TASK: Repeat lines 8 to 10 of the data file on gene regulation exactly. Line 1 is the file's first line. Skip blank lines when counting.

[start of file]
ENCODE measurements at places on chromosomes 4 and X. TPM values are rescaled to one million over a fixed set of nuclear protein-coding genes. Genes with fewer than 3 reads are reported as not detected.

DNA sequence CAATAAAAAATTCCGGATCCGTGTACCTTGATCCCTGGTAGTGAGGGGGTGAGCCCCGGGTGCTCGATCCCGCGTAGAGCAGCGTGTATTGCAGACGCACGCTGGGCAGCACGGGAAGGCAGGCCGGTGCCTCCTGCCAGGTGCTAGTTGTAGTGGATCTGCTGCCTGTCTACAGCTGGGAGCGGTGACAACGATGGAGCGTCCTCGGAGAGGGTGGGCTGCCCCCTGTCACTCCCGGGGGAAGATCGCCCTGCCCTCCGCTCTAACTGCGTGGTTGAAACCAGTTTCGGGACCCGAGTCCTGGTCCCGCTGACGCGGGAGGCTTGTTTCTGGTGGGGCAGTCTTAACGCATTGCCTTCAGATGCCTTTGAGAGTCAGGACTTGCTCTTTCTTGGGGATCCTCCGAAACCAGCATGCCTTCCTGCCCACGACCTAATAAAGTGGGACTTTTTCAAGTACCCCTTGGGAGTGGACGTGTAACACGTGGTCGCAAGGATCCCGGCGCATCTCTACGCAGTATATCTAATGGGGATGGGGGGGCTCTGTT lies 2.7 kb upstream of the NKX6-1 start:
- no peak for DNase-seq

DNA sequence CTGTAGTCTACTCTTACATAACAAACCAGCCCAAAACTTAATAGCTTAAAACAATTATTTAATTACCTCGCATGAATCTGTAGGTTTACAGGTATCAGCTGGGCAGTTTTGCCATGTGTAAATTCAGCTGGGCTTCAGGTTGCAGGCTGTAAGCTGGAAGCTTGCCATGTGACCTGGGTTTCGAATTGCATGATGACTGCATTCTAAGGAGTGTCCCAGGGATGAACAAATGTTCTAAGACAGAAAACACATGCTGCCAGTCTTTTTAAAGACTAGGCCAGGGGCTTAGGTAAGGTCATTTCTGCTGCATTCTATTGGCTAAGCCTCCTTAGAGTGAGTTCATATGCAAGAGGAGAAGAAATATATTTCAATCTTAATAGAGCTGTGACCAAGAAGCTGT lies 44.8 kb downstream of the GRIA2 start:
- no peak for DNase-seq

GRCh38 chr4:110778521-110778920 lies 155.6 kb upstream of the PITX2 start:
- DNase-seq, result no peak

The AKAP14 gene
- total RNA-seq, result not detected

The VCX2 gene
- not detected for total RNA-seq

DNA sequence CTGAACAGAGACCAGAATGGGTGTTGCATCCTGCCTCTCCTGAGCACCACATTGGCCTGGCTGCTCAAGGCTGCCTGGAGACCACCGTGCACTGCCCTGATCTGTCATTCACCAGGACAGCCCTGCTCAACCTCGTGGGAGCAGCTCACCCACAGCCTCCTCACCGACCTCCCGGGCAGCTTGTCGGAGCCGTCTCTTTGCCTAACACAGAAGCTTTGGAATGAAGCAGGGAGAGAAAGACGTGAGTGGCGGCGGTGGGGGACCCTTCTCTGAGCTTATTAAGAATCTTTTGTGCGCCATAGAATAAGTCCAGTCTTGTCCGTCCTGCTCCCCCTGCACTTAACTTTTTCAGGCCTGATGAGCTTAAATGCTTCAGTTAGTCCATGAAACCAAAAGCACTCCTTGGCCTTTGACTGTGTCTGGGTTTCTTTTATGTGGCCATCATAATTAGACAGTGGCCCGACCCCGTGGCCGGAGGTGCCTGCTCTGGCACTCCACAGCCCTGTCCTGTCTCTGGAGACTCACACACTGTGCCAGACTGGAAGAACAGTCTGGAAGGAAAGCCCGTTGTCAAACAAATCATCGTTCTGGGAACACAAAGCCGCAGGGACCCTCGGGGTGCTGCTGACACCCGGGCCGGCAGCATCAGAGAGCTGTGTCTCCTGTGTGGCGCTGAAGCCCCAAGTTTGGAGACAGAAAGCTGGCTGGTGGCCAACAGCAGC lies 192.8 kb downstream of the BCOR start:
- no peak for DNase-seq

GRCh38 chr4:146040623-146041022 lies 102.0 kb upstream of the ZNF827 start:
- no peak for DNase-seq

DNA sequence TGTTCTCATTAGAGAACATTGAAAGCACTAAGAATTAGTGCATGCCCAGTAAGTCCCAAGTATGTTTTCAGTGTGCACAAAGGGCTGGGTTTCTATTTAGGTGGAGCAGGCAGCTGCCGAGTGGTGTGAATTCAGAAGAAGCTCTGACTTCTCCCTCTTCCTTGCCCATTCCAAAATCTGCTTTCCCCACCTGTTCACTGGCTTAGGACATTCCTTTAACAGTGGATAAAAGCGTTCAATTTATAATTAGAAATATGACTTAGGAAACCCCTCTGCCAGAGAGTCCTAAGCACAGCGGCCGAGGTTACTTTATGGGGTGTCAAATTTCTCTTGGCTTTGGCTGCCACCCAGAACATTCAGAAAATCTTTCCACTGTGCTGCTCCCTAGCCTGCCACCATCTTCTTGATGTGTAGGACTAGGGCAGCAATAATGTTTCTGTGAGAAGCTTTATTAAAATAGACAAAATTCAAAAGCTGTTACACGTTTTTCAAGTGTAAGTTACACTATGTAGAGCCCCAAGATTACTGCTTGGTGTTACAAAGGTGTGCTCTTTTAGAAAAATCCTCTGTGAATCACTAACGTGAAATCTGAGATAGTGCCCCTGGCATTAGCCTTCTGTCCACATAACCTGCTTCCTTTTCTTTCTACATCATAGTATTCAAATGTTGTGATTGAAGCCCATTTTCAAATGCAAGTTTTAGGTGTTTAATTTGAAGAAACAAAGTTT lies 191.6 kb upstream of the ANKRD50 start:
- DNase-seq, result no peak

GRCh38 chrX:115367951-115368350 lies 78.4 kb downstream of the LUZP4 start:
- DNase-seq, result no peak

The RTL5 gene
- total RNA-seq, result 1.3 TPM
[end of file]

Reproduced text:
The AKAP14 gene
- total RNA-seq, result not detected

The VCX2 gene